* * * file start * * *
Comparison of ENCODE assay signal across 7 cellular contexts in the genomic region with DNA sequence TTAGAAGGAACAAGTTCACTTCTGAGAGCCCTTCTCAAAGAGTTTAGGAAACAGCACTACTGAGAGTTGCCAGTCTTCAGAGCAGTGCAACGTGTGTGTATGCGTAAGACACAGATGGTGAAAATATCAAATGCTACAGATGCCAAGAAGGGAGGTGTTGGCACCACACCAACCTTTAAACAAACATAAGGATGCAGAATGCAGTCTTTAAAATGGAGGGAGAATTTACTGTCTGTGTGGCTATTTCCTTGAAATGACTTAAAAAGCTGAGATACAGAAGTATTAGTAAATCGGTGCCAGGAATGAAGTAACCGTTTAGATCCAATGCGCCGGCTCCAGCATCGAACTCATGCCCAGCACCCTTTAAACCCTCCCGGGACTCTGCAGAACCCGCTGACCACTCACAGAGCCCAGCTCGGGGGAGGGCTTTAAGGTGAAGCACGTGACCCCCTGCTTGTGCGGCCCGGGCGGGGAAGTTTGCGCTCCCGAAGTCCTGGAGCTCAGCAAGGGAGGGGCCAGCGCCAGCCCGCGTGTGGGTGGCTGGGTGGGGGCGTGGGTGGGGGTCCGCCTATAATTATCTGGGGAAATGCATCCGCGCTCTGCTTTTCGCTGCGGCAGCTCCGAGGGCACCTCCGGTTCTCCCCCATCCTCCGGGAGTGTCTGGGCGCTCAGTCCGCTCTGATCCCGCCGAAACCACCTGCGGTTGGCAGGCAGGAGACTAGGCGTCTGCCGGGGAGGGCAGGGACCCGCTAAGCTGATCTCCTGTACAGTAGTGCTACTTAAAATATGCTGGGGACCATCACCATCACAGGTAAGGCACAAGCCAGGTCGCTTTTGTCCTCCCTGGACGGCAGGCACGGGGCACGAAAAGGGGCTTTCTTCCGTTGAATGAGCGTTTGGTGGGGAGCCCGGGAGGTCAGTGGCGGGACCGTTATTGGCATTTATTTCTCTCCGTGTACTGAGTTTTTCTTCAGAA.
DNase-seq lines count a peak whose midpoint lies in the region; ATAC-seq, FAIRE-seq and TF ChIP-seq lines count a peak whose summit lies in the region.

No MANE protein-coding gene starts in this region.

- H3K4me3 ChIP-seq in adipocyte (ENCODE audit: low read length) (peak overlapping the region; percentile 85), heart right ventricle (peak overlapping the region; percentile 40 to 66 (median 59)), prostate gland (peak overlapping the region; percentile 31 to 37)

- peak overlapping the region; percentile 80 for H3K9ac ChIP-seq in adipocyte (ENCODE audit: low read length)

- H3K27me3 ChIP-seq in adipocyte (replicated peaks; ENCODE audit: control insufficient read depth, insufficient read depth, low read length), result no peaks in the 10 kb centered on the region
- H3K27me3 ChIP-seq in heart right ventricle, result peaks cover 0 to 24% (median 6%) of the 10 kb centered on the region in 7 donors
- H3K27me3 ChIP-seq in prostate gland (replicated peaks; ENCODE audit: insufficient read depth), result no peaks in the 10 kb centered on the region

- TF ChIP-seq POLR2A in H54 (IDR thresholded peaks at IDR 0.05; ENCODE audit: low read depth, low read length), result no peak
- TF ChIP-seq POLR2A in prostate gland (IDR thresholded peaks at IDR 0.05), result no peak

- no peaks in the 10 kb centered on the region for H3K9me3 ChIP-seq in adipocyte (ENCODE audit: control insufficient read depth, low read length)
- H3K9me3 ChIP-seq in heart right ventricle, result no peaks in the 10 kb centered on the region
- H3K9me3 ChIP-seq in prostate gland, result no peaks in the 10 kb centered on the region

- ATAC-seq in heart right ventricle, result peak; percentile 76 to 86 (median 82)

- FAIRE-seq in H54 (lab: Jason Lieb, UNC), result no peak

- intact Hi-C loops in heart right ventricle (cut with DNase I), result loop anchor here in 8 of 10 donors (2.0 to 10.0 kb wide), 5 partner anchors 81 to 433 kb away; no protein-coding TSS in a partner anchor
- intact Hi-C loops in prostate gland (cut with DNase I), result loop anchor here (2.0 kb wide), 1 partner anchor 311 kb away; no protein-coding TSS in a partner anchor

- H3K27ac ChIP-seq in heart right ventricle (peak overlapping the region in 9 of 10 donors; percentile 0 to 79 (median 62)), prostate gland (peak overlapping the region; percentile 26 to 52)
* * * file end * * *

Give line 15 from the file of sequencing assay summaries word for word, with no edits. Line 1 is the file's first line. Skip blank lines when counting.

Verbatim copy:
- FAIRE-seq in H54 (lab: Jason Lieb, UNC), result no peak